Michael Garcia, a Kirkland & Ellis litigation and internal investigations partner and former U.S. Attorney for the Southern District of New York, has been named co-chairman of an ethics committee tasked with investigating allegations of corruption at soccer's world governing body.
An executive committee of the Zurich-based Federation Internationale de Football Association, commonly known by its acronym FIFA, announced late Tuesday the unanimous appointment of Garcia and German Judge Hans-Joachim Eckert to head an internal inquiry probing a series of corruption scandals that have embarrassed FIFA executives and prompted Swiss court proceedings.
Garcia, who joined Kirkland in late 2008 after leaving the U.S. Attorney's Office in Manhattan, will lead the investigatory chamber of FIFA's independent ethics committee. He was out of the office on Tuesday and not immediately available for comment about his role. FIFA chose Garcia over Argentine human rights lawyer Luis Moreno Ocampo, who was thought to be the favorite to land the position of chief prosecutor for corruption cases that could be probed by the organization's new ethics arm.
Eckert, a veteran of German jurisprudence, will lead the adjudicatory chamber of FIFA's ethics committee. Both chambers were formed earlier this year when current FIFA president Joseph "Sepp" Blatter -- who has been re-elected four times since succeeding Joao Havelange in 1998 -- approved a bifurcation plan for the 15-member ethics committee. (Click here for a breakdown of those members.)
Switzerland's Supreme Court ordered the release last week of a 42-page report by a Swiss prosecutor, which found that former FIFA president Joao Havelange and executive committee member Ricardo Teixeira -- the former son-in-law of Havelange and president of the Brazilian Football Confederation until his resignation in March -- had received at least $22 million in bribes between 1992 and 2000 connected to the marketing rights for the World Cup, the enormously popular global competition held every four years. Blatter subsequently admitted that he knew about the payments, but claimed they were legal at the time. (The 96-year-old Havelange, who led FIFA for 25 years but is now seriously ill, resigned as a member of the International Olympic Committee last December.)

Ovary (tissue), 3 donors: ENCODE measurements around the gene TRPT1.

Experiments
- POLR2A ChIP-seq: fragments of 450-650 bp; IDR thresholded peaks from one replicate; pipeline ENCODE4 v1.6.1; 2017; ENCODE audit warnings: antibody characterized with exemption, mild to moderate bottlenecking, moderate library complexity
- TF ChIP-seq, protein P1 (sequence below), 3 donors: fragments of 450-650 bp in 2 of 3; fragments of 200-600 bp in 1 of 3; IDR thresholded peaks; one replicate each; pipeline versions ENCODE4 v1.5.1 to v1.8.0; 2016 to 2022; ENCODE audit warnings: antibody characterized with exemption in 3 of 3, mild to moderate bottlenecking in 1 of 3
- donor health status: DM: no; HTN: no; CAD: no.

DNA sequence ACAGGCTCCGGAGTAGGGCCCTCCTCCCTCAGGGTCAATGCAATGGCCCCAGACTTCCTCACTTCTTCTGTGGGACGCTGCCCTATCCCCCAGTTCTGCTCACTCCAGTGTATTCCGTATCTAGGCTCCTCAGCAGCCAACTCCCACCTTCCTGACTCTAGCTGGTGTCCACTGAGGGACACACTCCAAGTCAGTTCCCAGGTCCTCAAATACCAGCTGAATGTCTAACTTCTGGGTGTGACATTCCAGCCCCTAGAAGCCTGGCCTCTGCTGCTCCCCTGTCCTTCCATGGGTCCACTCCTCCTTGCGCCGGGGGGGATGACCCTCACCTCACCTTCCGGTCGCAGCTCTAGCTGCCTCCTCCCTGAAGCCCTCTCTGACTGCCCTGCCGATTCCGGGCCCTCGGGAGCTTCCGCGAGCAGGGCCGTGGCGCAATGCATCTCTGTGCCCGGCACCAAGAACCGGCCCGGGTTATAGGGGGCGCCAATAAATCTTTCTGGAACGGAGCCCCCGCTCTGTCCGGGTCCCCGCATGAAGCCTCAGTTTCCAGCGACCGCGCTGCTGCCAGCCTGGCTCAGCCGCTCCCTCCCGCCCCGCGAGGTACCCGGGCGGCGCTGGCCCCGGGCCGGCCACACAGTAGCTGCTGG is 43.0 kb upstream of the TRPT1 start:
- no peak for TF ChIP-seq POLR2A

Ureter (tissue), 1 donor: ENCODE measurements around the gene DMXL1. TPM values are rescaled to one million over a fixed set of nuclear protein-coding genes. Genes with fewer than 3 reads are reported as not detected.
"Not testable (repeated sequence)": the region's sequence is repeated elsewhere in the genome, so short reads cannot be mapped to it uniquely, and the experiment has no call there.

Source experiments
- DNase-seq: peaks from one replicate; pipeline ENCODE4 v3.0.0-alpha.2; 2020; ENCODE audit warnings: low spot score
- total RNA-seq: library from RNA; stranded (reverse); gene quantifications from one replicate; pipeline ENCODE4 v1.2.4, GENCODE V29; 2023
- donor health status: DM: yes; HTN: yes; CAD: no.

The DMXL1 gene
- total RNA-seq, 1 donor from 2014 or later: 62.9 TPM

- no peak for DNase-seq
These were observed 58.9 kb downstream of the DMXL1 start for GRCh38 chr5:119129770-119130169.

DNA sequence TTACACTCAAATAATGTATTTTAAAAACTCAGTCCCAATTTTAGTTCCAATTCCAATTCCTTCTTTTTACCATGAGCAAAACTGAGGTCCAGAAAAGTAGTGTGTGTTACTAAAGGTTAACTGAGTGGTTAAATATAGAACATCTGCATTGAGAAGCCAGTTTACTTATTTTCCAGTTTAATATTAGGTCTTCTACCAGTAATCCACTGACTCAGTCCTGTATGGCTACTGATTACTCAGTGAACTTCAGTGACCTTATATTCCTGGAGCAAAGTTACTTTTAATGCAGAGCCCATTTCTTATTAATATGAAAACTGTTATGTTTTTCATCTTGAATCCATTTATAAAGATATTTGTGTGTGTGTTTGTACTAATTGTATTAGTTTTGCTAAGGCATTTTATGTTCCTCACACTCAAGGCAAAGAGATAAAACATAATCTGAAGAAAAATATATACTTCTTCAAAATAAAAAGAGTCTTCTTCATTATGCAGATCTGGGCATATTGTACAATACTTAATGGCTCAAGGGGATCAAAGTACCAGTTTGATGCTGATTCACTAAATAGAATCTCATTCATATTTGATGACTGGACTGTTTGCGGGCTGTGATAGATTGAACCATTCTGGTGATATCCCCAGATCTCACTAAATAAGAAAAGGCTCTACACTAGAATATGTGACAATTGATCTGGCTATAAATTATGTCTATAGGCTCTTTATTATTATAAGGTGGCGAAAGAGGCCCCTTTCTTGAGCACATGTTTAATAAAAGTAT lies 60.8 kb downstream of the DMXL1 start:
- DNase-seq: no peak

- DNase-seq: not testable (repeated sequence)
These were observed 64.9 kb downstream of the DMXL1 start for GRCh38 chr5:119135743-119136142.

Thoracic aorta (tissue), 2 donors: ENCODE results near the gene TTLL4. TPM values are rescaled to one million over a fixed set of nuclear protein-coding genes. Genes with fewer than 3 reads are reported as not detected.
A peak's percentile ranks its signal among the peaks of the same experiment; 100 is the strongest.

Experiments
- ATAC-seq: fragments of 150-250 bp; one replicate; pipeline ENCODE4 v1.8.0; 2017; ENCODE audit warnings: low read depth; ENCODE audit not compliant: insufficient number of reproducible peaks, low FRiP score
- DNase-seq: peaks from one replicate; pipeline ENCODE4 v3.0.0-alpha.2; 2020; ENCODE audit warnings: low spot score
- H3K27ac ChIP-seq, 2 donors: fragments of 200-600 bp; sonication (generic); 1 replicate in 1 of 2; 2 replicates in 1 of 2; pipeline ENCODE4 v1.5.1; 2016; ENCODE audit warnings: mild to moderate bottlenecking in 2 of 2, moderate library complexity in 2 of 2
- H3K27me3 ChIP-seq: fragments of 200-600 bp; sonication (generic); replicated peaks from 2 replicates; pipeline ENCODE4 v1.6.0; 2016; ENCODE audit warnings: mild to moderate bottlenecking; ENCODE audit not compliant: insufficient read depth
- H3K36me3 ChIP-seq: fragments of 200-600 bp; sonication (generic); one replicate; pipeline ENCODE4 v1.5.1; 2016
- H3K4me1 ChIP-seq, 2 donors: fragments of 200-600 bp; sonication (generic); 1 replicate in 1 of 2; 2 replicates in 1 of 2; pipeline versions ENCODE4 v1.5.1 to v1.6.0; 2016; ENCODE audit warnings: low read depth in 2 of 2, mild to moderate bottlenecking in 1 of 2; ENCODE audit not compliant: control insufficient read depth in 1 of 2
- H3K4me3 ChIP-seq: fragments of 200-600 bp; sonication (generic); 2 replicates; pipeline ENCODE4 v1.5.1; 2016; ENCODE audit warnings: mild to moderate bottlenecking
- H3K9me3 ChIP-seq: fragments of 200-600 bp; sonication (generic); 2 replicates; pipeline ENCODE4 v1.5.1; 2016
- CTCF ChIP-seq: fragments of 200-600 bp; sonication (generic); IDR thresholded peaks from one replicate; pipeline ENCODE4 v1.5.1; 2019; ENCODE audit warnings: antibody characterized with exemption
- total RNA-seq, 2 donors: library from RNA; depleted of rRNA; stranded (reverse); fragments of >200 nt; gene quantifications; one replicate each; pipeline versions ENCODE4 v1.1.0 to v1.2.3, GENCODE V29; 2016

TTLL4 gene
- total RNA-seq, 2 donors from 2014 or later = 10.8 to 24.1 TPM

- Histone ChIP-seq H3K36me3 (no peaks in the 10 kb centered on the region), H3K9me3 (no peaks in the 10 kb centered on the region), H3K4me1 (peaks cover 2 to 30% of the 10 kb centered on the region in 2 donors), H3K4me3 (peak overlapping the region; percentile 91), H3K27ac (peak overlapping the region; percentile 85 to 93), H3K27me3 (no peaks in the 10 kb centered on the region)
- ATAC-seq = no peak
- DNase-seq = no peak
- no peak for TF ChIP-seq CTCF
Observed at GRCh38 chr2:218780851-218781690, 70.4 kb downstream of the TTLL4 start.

FIFA has created an independent governance committee to address the allegations of corruption. Peter Goldsmith, a Debevoise & Plimpton litigation partner in London and former attorney general for England, has been serving on that panel as an adviser to FIFA on its anti-corruption efforts. (Other members of the advisory board include Swiss law professor Mark Pieth, Trace International president Alexandra Wrage, and Watergate investigator Michael Hershman, a co-founder of nonprofit Transparency International.)
Goldsmith told Bloomberg last month that FIFA is likely to examine the process by which Russia and Qatar were, respectively, awarded the 2018 and 2022 World Cups. Both choices have been marred by allegations of corruption, despite strong denials of wrongdoing by representatives for the two countries. Leigh Hall, the former Middle East managing partner for SNR Denton, led a team from the firm that advised Qatar on its winning bid. Hall left the firm last month for what SNR Denton described as personal reasons, according to our previous reports. The firm said his departure was unrelated to the FIFA probes.
Latham & Watkins advised a U.S. bid committee on its unsuccessful pitch to host the 2022 World Cup, while British firm Bird & Bird took the lead for England on its ill-fated effort to host the 2018 festivities. Last year The Football Association, the governing body for soccer in England, hired James Dingemans of London's 3 Hare Court to handle a probe into allegations of misconduct by FIFA officials related to that failed bid.
Earlier this month, Latham took top billing for the world's most popular soccer team by advising on a proposed $100 million initial public offering for Manchester United, according to our previous reports. Manchester United plays in the English Premier League, which is in turn being investigated by FIFA for its own alleged betting scandal.